It’s the type of idle 19th Hole conversation that can turn ugly if someone doesn’t rein in their testosterone and realize their own physical limitations. A boast, then a challenge, then a bet ensues before calmer heads prevail. Don’t get caught on the wrong end of this one, though.


Every golfer has had this feeling. Frustrated on the tee of a 120-yard par-three, you drop a few extra balls and after five pitching wedge swings, you still can’t find the dance floor. You think: "I would do better just throwing the ball around the golf course." That may be true if your handicap could be confused with an IQ score, but stop yourself from the next thought progression: "I would certainly be straighter, and could reach a 120-yard par-three with one throw."


Ahem. No, you can’t. Probably not even close. If you hear someone claim this at the 19th Hole, chime in with the dollar amount you believe you can extract from that person.


This bet has a few other variations, such as: "I bet I could break 90 by just throwing and rolling the ball around the course." If the course is over 6, 400 yards and the fairways are not rock hard, you should jump at the other end of that bet, as well.


If you’re a nice guy, however, you might want to make sure that the fellow you’re betting has good health insurance, because his shoulder might never be the same after that round. It’s safer to throw a football as hard as you can, because at least the football has some mass to slow down the arm release.


One of my dear memories from playing golf in my youth was during a high school match at the Berkshire Country Club in Reading, PA. I was, most likely, losing my game as I trudged off the 18th tee and down the fairway in the fading light of a late autumn dusk. My spirits were brightened when a good friend on the opposing team, whose game had been completed, joined my on my trudge carrying a ball and a wedge.


His name was Rich Delucia, and he was a very talented athlete. As I recall, he was throwing one- and two-hitters left and right for Wyomissing High School as an underclassman, and he had a seemingly effortless ease with a number of other sports, golf included.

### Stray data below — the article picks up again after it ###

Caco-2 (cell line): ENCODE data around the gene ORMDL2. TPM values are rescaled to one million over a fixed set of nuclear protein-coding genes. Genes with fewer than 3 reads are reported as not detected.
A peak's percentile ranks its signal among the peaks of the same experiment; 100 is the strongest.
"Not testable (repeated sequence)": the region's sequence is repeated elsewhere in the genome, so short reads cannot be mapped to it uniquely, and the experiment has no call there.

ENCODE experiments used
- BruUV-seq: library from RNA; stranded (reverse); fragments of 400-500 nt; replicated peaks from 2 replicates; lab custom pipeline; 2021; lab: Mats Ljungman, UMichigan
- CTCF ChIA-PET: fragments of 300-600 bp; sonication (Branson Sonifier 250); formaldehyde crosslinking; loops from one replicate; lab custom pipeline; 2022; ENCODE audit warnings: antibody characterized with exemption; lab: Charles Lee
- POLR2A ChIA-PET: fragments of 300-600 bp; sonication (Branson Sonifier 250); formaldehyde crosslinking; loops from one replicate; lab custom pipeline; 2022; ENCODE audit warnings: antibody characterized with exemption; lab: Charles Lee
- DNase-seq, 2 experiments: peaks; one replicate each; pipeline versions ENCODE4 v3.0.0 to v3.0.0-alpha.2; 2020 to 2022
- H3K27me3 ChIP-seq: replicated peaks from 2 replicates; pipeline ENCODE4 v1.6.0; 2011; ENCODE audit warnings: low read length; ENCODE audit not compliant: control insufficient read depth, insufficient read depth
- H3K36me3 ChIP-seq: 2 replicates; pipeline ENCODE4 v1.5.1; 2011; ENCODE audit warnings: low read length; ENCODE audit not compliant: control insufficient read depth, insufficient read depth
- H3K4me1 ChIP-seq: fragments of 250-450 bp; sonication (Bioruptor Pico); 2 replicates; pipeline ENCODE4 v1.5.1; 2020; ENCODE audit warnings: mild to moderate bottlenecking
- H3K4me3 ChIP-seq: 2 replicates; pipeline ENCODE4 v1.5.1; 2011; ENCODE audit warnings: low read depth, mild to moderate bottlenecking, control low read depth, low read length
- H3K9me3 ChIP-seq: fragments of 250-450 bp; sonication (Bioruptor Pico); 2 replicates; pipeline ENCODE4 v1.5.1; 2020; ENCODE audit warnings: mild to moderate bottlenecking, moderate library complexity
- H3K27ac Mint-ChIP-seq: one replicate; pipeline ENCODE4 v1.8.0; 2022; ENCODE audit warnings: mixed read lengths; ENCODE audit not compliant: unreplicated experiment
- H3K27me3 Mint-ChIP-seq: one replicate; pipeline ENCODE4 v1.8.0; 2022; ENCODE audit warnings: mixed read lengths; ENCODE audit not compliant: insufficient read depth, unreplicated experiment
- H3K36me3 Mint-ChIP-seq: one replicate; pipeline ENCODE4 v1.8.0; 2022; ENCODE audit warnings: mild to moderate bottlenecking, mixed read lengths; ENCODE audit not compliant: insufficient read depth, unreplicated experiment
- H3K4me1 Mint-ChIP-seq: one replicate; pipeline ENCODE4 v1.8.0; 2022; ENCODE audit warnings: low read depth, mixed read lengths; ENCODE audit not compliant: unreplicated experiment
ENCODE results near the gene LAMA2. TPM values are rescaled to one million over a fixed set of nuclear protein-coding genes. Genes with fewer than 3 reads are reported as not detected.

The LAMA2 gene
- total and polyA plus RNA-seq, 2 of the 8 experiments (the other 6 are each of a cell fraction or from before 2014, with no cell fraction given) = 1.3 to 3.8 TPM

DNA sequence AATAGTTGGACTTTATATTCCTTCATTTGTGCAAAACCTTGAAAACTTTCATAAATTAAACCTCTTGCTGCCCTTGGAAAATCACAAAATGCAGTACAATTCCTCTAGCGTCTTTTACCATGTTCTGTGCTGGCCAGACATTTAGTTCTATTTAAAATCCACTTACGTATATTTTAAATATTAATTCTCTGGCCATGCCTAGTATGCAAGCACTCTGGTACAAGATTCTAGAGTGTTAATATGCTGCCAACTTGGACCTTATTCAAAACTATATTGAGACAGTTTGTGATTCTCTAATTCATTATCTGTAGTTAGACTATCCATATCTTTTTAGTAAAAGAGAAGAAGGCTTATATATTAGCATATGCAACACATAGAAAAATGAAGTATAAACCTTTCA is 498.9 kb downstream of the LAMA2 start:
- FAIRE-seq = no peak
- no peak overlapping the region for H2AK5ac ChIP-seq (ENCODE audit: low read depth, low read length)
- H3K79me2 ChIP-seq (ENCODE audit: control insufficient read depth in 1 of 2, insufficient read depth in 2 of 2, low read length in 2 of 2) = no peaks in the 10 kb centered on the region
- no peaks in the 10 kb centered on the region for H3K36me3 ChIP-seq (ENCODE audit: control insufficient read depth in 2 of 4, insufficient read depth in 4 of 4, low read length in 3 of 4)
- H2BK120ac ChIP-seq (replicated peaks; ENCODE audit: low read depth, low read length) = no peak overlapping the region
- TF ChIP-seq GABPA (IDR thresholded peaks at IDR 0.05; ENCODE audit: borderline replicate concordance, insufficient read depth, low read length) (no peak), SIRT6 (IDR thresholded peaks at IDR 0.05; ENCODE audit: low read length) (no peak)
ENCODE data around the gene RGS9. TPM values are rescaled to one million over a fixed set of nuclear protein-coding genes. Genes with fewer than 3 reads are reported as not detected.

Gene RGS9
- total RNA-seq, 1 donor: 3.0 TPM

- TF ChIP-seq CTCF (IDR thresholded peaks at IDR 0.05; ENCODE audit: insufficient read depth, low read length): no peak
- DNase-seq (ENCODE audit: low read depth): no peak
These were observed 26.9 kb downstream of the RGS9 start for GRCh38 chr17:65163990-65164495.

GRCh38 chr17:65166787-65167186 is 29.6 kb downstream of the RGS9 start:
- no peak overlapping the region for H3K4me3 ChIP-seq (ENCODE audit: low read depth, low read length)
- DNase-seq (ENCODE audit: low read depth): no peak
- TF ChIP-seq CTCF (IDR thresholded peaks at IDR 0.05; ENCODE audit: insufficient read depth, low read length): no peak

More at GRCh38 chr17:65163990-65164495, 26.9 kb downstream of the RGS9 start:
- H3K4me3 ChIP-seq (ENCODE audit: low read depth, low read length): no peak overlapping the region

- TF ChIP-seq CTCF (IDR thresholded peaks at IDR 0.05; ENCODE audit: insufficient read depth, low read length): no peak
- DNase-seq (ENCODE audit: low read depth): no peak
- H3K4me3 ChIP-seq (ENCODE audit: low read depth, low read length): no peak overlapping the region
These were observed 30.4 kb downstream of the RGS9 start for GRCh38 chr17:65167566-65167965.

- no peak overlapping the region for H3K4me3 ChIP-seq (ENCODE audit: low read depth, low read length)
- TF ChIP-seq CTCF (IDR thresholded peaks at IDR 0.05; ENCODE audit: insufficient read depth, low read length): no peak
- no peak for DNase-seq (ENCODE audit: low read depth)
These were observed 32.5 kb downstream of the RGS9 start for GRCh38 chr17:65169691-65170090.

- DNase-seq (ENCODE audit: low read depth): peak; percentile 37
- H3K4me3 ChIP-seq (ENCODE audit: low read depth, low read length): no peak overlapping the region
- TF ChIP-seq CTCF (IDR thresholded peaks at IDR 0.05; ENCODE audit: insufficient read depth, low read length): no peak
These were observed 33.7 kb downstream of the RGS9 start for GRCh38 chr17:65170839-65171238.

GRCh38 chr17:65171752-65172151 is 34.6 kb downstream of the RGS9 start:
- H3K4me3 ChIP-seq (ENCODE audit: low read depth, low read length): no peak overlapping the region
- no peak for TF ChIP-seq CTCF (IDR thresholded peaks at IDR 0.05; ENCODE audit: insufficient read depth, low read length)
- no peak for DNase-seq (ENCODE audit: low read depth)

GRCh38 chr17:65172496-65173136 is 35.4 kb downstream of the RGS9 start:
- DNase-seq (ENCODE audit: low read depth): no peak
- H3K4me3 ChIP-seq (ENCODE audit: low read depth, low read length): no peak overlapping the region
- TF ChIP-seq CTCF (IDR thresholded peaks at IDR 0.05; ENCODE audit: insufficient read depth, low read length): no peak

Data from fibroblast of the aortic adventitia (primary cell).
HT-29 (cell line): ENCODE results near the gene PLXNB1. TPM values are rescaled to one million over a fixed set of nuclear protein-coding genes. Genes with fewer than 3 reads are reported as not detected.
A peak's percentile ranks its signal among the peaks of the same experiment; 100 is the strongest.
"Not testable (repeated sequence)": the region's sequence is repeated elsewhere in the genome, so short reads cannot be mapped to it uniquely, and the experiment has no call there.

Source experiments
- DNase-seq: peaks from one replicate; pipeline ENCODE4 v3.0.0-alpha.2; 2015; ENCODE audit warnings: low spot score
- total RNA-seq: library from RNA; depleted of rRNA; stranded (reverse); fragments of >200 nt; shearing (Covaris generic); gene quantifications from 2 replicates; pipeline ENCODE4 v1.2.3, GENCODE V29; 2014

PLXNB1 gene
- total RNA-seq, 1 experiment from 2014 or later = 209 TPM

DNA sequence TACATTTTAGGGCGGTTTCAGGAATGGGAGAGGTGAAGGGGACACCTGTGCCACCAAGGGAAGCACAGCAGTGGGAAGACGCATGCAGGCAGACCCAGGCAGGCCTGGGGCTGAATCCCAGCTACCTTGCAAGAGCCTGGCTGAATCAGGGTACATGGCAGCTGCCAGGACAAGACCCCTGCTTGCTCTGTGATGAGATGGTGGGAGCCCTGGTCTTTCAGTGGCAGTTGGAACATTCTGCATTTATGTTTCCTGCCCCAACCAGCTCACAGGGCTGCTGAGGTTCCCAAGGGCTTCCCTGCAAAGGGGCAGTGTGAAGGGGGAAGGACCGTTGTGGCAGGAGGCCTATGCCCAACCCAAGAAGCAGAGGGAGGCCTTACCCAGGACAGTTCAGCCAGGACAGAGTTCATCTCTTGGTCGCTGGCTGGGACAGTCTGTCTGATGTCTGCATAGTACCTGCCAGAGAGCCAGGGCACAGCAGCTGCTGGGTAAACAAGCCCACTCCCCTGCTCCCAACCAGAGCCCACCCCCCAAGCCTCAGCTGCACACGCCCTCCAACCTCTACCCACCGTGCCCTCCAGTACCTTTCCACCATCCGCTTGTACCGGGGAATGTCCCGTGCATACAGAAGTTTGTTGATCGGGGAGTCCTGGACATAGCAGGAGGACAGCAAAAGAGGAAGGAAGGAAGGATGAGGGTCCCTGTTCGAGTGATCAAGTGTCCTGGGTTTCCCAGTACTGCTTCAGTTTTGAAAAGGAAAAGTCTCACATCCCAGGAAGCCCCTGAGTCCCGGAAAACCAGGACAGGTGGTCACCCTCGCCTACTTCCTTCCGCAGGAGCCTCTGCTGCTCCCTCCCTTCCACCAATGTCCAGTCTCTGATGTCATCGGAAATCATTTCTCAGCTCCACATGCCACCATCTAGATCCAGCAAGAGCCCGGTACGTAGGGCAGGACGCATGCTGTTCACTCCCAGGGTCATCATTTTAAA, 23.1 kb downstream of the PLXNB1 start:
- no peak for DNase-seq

Rich always gave me a chuckle. He was soft-spoken and polite on the surface, but underneath simmered a mischievous, insubordinate streak. He knew he had talent, but he rarely drew attention to himself for its own sake.


The 18th at the Berkshire is a short, narrow, straightaway par-four. I was likely left with a 100-yard shot after a three-wood tee ball. As we passed the 150-yard plate in the fairway, Rich tapped the plate with the iron end of his club, tossed the ball lightly in his right hand, and said: "I bet you I can throw it on the green from here." I blurted out: "No way!!"


Having tried to throw a golf ball myself on a golf course once or twice before, I knew there were limitations. I don’t believe I ever made it to 100 yards. However, I also knew Rich had a golden arm. And I knew he probably wouldn’t have made the claim if he didn’t have a reasonable chance of backing it up. I think we settled on five bucks for the wager.


Now, you can’t see the surface of the 18th green from the fairway, but if you clear the shallow front bunker, you’re on. If it was 150 to the center, then it was probably 140 to clear the bunker.


By the time he started getting his step-and-a-half windup going, I figured I was probably going to be out five smackers, but I thought with a little hope: "When a professional MLB pitcher tries to throw his heater at his best 95 mph speed, sometimes it only pops at 90."


He glanced around to see that he didn’t have an audience. What was more astonishing than him winning the bet was the way his throw took off—and rose into the air—like an eight-iron. How the heck did he get that much spin on that little ball? The next thought I had was: "If his dad saw him do that, he’d probably wring his neck."